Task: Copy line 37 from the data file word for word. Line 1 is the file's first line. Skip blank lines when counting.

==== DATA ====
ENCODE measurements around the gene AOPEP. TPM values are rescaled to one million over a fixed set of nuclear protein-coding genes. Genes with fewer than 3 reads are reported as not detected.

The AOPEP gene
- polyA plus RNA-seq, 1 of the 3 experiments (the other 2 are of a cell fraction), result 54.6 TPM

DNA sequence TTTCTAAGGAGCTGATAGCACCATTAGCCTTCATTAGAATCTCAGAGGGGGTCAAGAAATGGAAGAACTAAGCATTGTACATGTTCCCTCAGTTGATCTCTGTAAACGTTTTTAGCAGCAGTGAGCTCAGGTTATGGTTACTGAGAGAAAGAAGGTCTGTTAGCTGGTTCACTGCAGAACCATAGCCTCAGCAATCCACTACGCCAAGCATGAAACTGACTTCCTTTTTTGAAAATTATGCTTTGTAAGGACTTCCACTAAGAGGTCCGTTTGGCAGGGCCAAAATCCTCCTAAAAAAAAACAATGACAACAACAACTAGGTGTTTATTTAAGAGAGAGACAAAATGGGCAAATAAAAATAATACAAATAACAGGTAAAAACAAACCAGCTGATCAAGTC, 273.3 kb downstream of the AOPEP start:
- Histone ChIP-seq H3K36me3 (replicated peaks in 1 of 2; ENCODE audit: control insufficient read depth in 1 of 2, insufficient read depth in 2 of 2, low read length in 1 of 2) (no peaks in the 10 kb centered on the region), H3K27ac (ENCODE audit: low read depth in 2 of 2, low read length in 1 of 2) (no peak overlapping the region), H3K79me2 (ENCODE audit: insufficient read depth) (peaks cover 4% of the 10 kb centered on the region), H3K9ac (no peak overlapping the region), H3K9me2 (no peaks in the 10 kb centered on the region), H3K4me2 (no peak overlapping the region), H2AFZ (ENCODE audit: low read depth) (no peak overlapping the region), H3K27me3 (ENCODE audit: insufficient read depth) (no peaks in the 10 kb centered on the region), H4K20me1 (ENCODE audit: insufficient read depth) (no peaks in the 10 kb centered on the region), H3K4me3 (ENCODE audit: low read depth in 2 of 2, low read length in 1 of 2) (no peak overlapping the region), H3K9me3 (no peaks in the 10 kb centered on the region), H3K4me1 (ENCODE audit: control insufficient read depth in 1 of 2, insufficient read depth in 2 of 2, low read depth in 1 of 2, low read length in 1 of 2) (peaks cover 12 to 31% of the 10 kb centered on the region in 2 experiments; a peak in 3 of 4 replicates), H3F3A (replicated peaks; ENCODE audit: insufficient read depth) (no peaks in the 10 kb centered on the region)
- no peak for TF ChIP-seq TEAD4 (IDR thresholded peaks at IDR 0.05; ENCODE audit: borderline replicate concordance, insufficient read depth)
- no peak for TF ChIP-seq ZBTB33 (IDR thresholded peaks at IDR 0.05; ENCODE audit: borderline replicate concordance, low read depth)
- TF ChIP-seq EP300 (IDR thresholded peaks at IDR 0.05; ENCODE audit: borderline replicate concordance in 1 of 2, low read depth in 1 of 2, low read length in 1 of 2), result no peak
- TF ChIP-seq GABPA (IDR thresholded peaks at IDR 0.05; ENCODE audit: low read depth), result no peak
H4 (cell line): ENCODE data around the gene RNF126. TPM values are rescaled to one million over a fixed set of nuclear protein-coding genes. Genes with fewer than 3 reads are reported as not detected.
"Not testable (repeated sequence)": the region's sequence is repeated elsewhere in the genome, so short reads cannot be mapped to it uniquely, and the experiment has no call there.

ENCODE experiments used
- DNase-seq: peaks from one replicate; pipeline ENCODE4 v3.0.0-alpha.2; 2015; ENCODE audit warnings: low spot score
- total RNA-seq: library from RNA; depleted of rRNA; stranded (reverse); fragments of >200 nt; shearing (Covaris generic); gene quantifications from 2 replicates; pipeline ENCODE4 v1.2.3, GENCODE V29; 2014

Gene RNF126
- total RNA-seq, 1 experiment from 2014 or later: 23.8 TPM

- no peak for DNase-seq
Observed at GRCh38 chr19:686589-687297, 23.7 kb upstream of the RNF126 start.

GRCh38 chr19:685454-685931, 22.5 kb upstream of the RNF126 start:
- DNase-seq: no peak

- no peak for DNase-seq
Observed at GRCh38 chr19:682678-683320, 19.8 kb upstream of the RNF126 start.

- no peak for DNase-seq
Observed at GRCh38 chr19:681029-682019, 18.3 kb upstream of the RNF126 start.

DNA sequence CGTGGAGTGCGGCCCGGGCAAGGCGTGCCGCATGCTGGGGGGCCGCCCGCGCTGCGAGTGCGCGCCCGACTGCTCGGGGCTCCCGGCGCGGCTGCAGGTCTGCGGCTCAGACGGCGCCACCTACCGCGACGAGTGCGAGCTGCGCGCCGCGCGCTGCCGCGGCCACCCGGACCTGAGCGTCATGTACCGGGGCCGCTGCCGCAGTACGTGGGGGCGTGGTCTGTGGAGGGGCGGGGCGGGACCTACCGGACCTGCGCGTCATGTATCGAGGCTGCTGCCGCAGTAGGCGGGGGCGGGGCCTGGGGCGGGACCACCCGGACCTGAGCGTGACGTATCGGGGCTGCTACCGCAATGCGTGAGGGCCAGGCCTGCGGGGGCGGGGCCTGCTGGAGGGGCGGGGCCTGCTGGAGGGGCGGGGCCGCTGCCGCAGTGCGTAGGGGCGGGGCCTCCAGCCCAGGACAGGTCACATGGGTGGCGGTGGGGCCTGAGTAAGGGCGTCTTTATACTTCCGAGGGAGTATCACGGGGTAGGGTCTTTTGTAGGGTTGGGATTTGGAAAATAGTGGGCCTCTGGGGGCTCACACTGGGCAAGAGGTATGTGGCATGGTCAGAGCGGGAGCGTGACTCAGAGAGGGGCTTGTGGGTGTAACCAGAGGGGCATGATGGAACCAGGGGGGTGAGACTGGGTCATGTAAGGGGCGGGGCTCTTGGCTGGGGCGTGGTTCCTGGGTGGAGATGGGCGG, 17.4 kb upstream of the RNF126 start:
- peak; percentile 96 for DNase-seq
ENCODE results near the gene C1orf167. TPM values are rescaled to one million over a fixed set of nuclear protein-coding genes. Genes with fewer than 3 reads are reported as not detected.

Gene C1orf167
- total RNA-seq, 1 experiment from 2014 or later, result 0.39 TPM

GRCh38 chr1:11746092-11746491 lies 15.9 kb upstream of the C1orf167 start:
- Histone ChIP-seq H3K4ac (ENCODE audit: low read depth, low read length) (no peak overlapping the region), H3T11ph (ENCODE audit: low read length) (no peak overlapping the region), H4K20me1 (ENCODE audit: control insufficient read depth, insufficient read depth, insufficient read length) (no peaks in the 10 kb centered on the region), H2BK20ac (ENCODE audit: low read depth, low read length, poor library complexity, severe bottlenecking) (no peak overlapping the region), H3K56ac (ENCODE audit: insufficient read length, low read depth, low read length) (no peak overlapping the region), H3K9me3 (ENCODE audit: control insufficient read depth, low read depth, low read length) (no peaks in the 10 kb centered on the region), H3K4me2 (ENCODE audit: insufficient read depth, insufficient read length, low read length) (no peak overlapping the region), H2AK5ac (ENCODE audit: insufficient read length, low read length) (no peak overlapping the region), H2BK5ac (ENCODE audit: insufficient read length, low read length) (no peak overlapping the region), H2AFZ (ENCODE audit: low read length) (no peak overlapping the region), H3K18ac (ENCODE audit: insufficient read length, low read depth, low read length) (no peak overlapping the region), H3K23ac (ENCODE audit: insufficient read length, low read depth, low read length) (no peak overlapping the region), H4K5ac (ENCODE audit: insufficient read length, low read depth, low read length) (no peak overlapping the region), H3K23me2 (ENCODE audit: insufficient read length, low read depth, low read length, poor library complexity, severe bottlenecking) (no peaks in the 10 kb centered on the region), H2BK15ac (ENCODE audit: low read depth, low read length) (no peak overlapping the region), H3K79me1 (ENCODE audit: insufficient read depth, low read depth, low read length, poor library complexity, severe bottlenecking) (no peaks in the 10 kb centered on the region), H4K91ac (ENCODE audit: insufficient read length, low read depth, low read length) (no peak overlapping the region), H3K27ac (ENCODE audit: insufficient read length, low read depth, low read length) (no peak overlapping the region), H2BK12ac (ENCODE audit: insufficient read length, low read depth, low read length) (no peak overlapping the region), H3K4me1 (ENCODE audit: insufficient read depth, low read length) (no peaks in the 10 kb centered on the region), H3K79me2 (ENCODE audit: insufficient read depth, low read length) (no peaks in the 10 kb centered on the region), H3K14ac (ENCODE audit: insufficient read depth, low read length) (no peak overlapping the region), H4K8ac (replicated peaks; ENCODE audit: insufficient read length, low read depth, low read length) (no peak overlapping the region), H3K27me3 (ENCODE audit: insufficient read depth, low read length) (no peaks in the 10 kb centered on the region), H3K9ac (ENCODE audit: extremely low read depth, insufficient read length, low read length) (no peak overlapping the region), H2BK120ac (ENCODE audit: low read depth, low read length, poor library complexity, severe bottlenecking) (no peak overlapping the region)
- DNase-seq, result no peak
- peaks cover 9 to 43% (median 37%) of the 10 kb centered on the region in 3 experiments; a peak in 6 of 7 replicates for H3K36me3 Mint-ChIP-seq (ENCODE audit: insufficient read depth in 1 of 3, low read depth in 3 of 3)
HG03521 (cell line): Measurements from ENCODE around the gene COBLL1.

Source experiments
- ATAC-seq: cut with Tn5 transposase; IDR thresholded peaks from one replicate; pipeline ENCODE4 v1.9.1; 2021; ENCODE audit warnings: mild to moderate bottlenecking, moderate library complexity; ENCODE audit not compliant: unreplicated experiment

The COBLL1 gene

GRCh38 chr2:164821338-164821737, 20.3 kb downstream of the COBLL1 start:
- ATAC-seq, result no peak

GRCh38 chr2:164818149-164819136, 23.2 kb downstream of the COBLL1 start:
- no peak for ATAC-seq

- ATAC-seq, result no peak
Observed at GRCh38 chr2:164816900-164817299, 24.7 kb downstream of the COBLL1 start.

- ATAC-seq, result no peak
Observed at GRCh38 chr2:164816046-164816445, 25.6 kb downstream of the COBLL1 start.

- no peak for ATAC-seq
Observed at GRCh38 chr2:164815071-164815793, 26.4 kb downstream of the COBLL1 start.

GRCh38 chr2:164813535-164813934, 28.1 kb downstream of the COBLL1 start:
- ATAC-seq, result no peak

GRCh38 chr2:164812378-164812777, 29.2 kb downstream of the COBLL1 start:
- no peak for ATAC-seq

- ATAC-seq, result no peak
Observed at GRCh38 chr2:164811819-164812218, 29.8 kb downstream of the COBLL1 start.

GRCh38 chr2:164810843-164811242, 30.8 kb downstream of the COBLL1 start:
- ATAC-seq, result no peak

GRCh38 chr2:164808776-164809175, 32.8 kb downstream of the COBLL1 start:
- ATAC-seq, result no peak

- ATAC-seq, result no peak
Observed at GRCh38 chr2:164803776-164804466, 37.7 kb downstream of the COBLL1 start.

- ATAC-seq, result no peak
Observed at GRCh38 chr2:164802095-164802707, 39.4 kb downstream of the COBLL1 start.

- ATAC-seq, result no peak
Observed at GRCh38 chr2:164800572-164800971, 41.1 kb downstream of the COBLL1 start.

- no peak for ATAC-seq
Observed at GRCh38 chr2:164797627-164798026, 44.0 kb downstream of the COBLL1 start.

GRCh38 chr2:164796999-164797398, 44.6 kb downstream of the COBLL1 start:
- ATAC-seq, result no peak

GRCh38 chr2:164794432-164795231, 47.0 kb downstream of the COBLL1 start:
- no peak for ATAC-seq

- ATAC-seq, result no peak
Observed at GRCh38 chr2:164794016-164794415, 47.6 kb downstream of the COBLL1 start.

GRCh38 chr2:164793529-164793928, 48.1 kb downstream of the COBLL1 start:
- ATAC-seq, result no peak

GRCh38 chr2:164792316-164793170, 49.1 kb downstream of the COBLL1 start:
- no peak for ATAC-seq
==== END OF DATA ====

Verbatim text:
The COBLL1 gene